Published on 9 Mar 2015

Stephen O’Brien: UN opts for ‘pretty good candidate for important job’

Today the UN secretary general announced that he had appointed Stephen O’Brien, currently the prime minister’s special envoy to the Sahel, as under secretary general for humanitarian affairs.

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I could have headlined this news, “UN appoints pretty good candidate for important job under the circumstances.” Wouldn’t sound like much of a story but it is. Too often UN appointments are made entirely on political patronage and not at all on competence. This time the former has been tempered by the latter.

Last November I broke the story that the prime minister had nominated his mate Andrew Lansley to head the UN’s humanitarian programme, despite him having no relevant experience or qualifications.

It matters because this job involves negotiating humanitarian access with warlords in South Sudan and President Bashar al Assad in Syria. It’s not a position for an amateur.

The story sparked outrage and a campaign by Avaaz to end political patronage in UN appointments. At first the prime minister refused to suggest any other candidates,  but under pressure from UN headquarters, he put forward two others: former environment secretary Caroline Spelman and O’Brien.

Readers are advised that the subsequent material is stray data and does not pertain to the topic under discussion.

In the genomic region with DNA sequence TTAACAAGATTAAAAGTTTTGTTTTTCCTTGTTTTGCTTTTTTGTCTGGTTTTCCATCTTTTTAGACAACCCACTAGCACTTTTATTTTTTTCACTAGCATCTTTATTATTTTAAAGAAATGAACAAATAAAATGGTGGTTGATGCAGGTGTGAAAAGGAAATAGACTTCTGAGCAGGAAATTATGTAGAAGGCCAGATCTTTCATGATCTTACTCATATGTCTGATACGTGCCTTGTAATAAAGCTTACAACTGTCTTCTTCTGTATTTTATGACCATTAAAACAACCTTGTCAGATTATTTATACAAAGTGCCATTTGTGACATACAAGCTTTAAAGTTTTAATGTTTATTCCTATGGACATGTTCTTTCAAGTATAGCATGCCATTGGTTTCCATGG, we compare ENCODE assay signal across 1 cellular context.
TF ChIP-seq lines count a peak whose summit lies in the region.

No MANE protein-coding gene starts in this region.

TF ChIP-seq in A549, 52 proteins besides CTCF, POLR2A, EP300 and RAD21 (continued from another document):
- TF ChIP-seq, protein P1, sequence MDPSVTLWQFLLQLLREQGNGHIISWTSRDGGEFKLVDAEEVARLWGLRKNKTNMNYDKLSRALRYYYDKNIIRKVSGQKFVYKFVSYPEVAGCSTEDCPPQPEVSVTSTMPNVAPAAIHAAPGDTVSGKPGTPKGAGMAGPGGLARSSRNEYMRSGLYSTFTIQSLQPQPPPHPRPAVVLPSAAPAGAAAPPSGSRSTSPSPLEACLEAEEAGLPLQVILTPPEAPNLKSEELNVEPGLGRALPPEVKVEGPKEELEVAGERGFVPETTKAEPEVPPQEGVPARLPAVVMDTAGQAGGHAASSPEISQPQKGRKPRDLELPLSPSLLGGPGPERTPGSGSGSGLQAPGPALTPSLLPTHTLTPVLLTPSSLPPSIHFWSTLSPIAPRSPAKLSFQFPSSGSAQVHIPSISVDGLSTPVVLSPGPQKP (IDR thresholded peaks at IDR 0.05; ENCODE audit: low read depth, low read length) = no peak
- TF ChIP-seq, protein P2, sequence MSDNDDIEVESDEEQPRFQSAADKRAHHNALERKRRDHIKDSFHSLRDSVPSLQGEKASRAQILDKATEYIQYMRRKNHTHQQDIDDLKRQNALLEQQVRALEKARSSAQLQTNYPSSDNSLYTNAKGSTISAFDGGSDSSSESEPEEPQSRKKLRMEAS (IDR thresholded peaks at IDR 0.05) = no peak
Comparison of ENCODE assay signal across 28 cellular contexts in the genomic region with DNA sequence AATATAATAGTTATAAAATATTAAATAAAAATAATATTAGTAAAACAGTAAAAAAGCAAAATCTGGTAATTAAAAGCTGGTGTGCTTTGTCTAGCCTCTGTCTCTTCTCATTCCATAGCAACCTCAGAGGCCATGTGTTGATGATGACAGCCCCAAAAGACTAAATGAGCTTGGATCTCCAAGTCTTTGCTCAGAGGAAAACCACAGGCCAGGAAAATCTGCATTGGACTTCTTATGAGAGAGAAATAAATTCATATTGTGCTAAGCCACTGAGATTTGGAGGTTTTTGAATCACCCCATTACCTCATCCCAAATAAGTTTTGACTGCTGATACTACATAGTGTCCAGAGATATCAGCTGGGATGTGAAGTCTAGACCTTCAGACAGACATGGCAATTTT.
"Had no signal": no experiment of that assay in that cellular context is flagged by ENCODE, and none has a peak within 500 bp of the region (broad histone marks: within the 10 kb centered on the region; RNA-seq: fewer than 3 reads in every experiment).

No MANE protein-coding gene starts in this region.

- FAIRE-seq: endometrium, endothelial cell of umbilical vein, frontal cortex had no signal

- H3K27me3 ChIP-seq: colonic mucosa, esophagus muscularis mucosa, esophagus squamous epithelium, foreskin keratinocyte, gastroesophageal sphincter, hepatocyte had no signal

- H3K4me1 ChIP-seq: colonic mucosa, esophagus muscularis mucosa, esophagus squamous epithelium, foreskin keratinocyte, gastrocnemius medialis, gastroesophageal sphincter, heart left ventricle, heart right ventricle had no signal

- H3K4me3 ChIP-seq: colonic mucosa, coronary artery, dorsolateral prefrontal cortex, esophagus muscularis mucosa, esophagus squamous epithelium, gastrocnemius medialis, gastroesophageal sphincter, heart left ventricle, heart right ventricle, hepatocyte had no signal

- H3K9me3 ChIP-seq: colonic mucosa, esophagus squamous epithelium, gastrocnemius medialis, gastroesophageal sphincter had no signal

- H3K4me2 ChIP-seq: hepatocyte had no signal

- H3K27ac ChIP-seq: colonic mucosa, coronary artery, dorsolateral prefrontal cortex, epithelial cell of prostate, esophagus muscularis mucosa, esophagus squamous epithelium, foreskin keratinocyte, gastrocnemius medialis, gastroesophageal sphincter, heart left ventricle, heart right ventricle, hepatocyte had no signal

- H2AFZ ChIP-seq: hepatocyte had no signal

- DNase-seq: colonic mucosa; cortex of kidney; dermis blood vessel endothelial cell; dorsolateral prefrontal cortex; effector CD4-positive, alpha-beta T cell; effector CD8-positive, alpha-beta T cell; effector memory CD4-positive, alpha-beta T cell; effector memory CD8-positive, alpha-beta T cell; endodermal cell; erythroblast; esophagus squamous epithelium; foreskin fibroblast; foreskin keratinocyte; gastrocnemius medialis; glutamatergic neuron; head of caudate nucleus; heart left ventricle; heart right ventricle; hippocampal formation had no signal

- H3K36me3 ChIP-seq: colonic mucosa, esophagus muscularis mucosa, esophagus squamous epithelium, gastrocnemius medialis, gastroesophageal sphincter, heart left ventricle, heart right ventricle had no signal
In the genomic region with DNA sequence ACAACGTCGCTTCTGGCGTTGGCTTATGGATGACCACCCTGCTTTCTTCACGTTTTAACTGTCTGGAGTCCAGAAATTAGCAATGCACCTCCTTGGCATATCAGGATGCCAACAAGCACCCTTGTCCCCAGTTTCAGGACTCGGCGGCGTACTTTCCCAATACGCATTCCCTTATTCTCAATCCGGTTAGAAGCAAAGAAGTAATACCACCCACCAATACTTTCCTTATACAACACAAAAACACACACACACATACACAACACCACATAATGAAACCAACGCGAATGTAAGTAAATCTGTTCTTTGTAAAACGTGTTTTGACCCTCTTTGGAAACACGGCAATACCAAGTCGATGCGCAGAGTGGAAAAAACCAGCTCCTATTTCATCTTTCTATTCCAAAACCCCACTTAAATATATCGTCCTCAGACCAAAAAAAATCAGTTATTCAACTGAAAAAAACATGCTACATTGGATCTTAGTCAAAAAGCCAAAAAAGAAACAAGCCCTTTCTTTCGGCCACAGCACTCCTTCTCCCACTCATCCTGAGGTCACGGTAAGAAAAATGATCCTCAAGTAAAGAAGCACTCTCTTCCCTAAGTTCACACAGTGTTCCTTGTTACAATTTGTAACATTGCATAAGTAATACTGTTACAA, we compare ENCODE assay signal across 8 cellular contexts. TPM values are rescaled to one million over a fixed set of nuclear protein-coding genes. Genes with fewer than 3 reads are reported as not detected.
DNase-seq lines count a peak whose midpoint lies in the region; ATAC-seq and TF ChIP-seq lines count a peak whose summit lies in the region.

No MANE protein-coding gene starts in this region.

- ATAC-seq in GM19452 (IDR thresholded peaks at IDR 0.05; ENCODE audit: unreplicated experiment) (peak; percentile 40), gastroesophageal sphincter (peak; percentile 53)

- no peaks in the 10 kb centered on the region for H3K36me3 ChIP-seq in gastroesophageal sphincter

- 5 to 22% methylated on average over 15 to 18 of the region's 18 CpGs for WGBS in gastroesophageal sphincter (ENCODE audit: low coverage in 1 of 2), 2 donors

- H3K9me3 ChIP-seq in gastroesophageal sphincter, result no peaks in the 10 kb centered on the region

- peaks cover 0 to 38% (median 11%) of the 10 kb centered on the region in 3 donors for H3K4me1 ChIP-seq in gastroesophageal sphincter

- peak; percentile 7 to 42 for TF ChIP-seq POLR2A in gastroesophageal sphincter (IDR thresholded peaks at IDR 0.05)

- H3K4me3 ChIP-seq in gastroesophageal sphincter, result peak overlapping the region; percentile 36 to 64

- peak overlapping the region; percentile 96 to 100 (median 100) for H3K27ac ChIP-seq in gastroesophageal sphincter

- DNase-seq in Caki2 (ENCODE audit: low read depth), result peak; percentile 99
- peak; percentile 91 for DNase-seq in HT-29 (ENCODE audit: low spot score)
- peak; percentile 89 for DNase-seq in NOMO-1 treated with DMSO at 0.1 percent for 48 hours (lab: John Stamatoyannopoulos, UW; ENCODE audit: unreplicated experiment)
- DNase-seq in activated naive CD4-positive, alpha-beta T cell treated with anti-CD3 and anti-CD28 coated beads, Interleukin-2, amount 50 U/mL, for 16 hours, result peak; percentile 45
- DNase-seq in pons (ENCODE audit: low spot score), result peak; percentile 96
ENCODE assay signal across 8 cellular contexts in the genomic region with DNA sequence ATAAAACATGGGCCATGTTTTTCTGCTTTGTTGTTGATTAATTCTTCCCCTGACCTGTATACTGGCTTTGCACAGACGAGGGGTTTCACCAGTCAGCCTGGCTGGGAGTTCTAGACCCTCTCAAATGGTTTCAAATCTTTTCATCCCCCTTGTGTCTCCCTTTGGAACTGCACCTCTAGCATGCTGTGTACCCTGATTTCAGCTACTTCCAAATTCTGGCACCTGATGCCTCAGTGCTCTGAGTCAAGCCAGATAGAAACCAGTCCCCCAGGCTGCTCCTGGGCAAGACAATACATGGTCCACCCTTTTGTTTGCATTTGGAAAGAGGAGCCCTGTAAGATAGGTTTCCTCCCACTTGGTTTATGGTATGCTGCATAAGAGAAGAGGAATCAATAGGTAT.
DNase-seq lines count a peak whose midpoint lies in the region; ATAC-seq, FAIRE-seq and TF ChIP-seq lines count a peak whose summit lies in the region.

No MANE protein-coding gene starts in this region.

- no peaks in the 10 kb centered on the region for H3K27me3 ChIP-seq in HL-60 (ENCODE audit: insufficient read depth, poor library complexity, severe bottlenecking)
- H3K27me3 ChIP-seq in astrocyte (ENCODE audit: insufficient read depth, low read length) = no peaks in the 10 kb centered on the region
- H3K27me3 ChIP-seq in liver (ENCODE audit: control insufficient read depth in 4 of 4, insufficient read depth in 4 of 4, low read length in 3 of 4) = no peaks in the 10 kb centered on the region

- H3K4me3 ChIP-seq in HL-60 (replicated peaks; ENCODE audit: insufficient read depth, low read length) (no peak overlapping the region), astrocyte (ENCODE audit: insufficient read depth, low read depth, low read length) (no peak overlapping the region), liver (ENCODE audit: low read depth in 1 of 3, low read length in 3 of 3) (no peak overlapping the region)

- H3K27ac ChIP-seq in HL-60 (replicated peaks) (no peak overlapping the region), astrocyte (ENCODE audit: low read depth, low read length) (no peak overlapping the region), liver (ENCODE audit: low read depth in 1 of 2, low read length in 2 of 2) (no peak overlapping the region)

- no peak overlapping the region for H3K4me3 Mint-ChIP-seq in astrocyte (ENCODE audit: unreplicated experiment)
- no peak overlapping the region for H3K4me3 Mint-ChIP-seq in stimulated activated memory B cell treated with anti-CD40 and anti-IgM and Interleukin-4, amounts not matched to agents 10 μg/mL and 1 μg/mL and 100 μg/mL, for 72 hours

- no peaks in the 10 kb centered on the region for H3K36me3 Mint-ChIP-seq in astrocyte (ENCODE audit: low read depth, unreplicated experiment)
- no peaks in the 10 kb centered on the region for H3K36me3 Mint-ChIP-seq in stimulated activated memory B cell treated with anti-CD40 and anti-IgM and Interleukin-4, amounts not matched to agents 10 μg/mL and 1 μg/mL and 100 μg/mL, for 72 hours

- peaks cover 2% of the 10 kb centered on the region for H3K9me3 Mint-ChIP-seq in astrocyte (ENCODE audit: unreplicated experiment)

“Of the three names put forward by Britain, Stephen O’Brien was the best candidate,” said Avaaz Campaign Director, Sam Barratt. “But with a world of humanitarian experts to chose from, this appointment shows the carve up of senior UN jobs is still based on the colour of passports, not the quality of CVs. For the good of the world, this old system of political patronage over meritocracy has to come to an end,”

He’s right. The UN should not divvy up jobs according to nationality. There’s now a campaign for the biggest job, that of UN secretary general, to be appointed on merit not political horse-trading.

But Mr O’Brien was a minister for international development and has worked with various bodies trying to eradicate malaria. He’s been a senior executive in a large company. When I spoke to him last week he was in Mali, working on peace initiatives. So he’s engaged and he cares about the issues.

Activists are disappointed because they rightly want a transparent system on UN appointments. I agree. But it could have been a lot worse. Two steps forward, one step back.

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